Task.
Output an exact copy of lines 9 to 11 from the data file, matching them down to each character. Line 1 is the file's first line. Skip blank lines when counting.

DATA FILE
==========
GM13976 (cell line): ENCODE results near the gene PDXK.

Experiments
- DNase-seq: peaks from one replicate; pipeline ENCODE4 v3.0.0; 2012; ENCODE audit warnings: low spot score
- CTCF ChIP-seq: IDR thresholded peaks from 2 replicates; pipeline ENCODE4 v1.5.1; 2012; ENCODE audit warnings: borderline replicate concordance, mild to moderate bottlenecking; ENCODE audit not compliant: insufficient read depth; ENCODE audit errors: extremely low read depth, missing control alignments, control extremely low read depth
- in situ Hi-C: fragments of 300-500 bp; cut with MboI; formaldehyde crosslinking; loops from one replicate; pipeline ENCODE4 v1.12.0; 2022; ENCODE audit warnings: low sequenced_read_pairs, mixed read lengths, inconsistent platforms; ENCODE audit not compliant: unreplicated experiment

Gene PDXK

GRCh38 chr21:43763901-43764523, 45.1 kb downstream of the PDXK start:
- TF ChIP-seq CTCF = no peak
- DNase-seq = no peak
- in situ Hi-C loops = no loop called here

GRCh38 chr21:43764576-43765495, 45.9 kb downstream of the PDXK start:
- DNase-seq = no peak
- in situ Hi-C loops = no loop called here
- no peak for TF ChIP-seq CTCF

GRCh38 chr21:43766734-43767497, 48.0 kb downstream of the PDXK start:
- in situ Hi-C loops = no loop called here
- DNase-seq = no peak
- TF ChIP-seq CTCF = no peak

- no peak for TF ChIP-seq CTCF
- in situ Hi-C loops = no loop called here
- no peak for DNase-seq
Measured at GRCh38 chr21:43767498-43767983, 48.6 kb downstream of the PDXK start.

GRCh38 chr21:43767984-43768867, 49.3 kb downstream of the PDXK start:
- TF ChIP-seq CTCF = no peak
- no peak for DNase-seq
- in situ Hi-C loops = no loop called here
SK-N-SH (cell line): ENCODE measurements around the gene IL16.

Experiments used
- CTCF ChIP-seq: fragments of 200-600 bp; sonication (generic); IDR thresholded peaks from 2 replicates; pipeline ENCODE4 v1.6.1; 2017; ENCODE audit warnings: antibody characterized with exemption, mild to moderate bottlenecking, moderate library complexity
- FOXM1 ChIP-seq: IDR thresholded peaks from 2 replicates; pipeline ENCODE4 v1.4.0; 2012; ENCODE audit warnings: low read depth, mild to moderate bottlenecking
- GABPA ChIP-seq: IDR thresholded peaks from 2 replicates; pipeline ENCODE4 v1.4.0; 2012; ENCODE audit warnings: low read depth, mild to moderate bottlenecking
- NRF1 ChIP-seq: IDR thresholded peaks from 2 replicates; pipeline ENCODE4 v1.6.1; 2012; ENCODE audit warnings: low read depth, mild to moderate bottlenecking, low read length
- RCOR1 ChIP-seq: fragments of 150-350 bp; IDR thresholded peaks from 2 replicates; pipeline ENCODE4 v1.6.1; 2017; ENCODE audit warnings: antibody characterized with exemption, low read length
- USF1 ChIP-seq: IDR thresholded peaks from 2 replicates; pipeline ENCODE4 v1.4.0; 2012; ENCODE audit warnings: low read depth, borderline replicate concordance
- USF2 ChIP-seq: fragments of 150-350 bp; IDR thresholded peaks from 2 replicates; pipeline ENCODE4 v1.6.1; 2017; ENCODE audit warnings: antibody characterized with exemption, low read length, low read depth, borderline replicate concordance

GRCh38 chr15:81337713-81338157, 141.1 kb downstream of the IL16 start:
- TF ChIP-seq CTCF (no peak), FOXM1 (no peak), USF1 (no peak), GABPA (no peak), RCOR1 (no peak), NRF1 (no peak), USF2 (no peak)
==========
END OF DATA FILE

- DNase-seq = no peak
- in situ Hi-C loops = no loop called here

GRCh38 chr21:43764576-43765495, 45.9 kb downstream of the PDXK start: